The circuit board 150 includes a radar transmitter 152 coupled to a transmit antenna 154. Transmitter 152 is also coupled to DSP 104 through an interface 147 and a bus 144. In one embodiment, the interface 147 is provided as a serial port interface (SPI) 147.
The circuit board 156 includes a receive antenna 160 coupled to a receiver 158. Receiver 158 includes an event generator which may be the same as or similar to the type described in PCT Application PCT/US2007/023019 published in the English Language on May 29, 2008 as WO 2008/063367 which application is assigned to the assignee of the present invention and hereby incorporated herein by reference in its entirety. Receiver 158 is, in turn, coupled to the DSP 104 and to the transmitter 152. In some embodiments, the receiver 158 is coupled to the DSP 104 through a bus 146 which is coupled to interface 147 which in turn is coupled to bus 144 through the SPI 147 and a bus 146. The radar transmitter 152 and the radar receiver 158 may receive regulated voltages from a voltage regulator. The receiver 158 also provides RF signals to the transmitter 152 through a signal path 162.
In operation, the DSP 104 initiates one or more chirp control signals (also referred to as ramp signals) by providing a command signal to event generator 190 via signal path 148. In response to the command signal from the DSP, the event generator 190 generates the chirp control signals. Thus, the event generator removes the chirp control signal processing function from the DSP 104. In other embodiments the chirp generator may be located in the receiver 158. In still other embodiments, however, the event generator 190 can be located in other portions of the radar system 14′ (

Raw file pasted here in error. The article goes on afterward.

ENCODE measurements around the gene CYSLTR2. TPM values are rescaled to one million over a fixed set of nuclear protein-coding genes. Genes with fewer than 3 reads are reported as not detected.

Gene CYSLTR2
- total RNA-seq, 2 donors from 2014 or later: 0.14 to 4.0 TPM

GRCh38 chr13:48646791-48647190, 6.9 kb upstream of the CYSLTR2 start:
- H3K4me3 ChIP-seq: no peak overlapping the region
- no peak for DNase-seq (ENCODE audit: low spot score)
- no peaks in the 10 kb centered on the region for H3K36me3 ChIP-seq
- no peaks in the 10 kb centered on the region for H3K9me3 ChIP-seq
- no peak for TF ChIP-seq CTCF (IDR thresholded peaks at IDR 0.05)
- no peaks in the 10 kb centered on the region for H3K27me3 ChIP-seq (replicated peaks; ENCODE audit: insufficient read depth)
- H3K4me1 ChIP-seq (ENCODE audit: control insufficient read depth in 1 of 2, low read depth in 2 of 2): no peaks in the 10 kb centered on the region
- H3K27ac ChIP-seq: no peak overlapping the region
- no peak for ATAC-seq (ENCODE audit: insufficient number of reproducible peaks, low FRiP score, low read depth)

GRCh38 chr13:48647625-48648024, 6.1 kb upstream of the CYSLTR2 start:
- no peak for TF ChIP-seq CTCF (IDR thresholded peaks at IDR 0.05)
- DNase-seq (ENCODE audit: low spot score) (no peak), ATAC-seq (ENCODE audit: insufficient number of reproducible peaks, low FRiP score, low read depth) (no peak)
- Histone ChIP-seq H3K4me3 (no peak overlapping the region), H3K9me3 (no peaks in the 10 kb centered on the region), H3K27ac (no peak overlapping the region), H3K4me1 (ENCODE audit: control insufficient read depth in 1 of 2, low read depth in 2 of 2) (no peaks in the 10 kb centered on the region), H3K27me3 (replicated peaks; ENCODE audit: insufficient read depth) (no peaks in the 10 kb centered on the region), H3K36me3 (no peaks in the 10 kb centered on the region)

It should be understood that by removing the control signal waveform responsibility from the DSP 104 and providing a dedicated event generator circuit which is separate from the DSP, the event generator may provide more comprehensive chirp control signals. This is because the DSP 104 must serve multiple and differing types of requests while the event generator serves only to generate control signals related to generation of the chirp control signals. Also, the required accuracy of the timing signals created by the event generator also precludes the event generator from being the direct responsibility of the DSP 104. Also, the DSP 104 is now freed from this time consuming activity, so it can now perform additional critical tasks in parallel.